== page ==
Medical device software (e.g., a program for processing, storage, and display of graphic data photographed by MRI (magnetic resonance imaging), etc.) by itself was previously not subject to the PAL, and it was reviewed along with the medical device hardware into which the medical software was incorporated. Due to the development of new systems using IT technology and harmonization with U.S. and EU regulations, however, the PMDL now covers medical device software as an independent medical device. Accordingly, software may be authorized as a medical device independent of the medical device hardware into which it is incorporated.
System Change for Medical Devices Manufacturing
Under the PAL, a company that wishes to manufacture a medical device must obtain authorization to do so. The PMDL changes this system so that a company may manufacture a medical device when the company registers such medical device (Article 23-2-3.1 of PMDL). With this change, the burden on the company manufacturing the medical device is mitigated to some extent (e.g., the company is not subject to an inspection of the manufacturing site’s buildings and facilities).
Streamlined Quality Management Service ("QMS") Inspection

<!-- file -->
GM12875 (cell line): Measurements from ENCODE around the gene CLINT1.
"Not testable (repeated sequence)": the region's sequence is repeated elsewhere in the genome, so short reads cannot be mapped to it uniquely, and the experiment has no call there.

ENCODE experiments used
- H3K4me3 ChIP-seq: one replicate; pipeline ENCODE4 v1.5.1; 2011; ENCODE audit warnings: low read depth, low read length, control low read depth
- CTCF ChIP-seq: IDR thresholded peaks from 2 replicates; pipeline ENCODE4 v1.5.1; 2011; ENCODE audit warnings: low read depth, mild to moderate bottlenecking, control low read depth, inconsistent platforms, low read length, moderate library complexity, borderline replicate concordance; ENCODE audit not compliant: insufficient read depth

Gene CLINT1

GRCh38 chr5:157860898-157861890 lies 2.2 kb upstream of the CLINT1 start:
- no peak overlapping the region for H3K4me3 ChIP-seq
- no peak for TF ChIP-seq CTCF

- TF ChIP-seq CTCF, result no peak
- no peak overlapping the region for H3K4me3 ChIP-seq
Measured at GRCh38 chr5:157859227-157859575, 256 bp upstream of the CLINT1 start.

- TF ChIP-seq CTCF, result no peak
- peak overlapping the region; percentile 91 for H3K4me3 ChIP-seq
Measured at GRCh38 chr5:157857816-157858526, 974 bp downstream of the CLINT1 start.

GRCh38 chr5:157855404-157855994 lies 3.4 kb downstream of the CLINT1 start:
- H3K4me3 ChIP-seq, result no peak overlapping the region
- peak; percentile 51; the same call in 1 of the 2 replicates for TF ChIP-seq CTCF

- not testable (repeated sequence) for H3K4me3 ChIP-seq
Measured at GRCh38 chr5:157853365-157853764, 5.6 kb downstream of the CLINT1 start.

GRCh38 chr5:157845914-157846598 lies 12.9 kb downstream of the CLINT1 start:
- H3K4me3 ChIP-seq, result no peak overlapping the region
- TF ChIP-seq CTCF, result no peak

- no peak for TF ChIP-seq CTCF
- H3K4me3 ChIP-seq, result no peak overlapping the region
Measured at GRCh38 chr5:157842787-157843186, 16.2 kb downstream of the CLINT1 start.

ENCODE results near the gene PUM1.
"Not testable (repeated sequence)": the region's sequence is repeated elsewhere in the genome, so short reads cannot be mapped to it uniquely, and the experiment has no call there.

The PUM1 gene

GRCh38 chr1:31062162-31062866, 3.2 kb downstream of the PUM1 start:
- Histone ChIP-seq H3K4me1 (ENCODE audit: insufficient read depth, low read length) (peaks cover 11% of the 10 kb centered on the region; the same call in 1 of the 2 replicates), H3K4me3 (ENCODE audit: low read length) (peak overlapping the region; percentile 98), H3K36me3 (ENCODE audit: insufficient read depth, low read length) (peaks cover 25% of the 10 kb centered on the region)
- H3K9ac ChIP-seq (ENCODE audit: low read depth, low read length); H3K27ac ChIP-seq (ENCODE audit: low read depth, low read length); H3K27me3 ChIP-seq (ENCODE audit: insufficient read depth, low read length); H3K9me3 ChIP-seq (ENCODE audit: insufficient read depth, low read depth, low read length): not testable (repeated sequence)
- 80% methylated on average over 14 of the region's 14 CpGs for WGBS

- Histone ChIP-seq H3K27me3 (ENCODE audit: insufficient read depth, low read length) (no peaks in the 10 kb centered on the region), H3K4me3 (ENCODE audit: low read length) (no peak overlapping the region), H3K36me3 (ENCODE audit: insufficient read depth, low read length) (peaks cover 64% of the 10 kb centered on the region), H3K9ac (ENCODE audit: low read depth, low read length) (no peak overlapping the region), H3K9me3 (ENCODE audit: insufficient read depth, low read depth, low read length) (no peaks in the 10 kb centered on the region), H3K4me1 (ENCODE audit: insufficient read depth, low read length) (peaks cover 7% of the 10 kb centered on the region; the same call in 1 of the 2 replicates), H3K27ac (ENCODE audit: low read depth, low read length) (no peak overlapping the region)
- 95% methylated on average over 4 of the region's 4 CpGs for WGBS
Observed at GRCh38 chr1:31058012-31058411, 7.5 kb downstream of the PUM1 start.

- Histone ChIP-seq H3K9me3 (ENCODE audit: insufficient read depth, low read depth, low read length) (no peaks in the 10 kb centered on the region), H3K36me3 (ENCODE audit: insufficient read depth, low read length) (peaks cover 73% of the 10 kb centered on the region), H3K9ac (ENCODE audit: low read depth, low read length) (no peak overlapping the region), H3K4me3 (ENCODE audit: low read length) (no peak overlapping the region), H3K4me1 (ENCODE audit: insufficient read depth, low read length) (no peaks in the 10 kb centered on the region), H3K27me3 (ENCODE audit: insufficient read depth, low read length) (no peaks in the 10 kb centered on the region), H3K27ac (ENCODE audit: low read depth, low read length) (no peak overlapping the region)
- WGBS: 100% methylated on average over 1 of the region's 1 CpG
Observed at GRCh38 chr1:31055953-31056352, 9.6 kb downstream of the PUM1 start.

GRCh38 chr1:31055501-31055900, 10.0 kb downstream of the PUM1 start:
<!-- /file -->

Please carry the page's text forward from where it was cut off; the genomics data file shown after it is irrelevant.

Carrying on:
Under the PAL, a QMS inspection was performed for each medical device for its authorization and its renewal. Under the PMDL, this regulation is streamlined, which means that the QMS inspection is performed for each category of medical products. Thus, the company that applies for the authorization of a new medical device or has obtained approval is exempted from a QMS inspection if the following conditions are met:
- The company has already obtained a QMS regulation conforming certificate on its existing medical device and the existing medical device falls into the same category as the new medical device separately stipulated by a Municipal Order; and
- The new medical device will be manufactured at the manufacturing site in such regulation conforming certificate (Article 23-2-5.7 of PMDL).